Identifying insect outbreaks: a comparison of a blind-source separation method with host vs non-host analyses.
Lionel Humbert, Daniel Kneeshaw.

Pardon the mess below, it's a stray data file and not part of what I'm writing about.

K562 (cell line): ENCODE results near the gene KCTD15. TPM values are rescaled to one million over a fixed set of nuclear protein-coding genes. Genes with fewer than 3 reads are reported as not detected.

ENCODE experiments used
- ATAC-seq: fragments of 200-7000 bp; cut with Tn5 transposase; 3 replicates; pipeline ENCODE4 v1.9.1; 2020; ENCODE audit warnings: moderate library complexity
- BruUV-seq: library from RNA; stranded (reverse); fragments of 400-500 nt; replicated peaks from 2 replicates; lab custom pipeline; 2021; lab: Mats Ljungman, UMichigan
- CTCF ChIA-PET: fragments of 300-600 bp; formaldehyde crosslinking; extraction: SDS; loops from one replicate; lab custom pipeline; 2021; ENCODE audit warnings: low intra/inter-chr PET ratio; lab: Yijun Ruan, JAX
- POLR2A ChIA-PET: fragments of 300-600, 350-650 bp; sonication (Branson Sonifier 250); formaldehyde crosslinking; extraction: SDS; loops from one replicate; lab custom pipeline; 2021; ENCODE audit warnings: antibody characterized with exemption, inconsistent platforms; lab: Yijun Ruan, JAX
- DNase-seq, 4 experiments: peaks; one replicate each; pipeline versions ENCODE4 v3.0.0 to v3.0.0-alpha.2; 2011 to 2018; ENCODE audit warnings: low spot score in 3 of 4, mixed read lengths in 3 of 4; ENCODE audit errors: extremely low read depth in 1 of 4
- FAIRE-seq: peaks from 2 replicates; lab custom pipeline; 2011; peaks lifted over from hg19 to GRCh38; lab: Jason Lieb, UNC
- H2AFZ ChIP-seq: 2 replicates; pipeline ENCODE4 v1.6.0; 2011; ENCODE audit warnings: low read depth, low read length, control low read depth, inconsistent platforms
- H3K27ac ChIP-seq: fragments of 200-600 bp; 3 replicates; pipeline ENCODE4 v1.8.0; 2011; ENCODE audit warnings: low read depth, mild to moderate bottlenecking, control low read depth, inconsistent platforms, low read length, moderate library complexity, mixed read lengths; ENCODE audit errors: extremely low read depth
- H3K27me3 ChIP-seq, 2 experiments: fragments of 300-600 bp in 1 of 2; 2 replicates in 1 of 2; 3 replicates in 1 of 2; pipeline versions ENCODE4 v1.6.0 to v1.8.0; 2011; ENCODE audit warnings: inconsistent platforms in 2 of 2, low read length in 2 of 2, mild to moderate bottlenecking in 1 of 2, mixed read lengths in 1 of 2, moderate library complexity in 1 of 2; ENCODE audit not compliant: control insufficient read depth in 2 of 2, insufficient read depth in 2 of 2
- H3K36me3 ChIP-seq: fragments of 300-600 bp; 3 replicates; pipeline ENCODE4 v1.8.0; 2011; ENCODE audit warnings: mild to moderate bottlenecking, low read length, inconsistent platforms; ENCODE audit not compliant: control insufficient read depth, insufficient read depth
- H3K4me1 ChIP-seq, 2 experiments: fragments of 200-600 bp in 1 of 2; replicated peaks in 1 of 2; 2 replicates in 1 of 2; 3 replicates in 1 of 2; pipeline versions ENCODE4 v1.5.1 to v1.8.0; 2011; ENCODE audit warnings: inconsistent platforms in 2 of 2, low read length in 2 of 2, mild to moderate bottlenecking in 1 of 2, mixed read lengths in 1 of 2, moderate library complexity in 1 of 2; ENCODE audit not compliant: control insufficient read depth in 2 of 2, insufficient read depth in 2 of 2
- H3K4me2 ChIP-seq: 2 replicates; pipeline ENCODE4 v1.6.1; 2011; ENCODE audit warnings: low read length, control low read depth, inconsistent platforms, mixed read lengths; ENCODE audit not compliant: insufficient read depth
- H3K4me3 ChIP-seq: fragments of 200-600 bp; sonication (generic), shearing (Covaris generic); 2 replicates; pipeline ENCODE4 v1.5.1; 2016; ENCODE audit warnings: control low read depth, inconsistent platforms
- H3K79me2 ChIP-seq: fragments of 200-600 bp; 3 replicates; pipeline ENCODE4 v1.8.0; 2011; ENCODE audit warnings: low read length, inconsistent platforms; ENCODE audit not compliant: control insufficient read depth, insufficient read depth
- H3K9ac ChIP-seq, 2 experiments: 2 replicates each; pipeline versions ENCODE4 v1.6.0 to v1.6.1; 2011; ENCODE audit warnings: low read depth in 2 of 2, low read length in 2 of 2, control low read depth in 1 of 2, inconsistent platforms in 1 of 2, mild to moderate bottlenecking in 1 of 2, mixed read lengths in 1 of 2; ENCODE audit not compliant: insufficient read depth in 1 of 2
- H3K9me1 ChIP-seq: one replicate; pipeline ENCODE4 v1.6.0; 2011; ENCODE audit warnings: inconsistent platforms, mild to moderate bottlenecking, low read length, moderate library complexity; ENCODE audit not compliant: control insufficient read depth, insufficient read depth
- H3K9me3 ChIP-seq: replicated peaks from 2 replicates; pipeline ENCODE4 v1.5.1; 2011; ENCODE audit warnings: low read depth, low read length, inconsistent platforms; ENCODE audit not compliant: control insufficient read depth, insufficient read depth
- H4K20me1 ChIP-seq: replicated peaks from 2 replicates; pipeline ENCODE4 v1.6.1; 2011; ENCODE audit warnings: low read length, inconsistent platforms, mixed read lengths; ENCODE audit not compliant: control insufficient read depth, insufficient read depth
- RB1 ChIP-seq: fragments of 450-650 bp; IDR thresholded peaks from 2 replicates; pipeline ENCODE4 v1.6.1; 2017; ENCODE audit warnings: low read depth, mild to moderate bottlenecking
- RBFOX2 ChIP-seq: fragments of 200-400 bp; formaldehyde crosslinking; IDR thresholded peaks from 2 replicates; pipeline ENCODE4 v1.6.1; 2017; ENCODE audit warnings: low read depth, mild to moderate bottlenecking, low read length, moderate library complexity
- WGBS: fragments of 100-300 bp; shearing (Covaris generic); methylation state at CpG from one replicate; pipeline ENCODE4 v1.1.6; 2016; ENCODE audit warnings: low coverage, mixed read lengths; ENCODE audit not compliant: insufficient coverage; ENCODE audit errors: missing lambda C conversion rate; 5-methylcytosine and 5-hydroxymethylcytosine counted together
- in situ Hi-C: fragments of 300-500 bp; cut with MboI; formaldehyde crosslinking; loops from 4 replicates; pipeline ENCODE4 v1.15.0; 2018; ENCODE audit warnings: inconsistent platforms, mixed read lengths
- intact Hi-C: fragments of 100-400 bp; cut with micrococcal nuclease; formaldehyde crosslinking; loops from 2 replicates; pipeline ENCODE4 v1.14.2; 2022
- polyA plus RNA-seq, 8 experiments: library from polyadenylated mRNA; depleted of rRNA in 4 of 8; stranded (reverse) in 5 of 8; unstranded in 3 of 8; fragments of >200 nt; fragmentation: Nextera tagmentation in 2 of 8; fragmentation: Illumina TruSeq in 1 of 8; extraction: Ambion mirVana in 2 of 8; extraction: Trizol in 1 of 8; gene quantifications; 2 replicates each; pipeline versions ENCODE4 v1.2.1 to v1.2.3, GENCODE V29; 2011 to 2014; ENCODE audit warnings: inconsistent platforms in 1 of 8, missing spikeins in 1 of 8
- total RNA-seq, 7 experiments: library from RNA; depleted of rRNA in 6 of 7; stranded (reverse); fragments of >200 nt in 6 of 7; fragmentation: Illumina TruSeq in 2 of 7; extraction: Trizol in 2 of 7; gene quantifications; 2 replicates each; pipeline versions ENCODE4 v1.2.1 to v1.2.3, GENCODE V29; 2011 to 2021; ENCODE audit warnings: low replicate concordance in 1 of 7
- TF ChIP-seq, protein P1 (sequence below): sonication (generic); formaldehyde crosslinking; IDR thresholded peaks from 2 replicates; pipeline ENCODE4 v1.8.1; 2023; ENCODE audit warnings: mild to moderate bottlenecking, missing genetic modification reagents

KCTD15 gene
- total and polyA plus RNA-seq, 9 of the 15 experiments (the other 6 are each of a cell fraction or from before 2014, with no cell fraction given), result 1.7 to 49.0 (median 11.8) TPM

The identification of past insect outbreaks is often determined using a comparison of host/non-host tree ring growth chronologies. Yet this may be a problem when non-hosts are either affected by the outbreaking insect or when the growth of host and non-host trees does not respond similarly to the same climatic factors. We investigate the use of a blind source separation method to identify past outbreaks. This method, used in neurology and called independent components analysis (ICA), directly identifies disturbance patterns. We analysed the tree-ring data from papers dealing with insect outbreaks. These papers focus on western spruce budworm, pandora moth and Douglas-fir tussock moth outbreaks. We compared the results of the original analyses, conducted using the host/non-host approach, with results from ICA. We detected the outbreaks identified in the original papers. However, the start and end dates for the outbreaks were different in 75 per cent of the ICA analyses. On the other hand, we were able to detect growth reduction in non-host Ponderosa pine chronologies as well as increased growth during outbreak periods. Since conventional methods may be less robust when the growth of non-host trees is affected, the ICA may provide a powerful new method to identify outbreaks in such situation.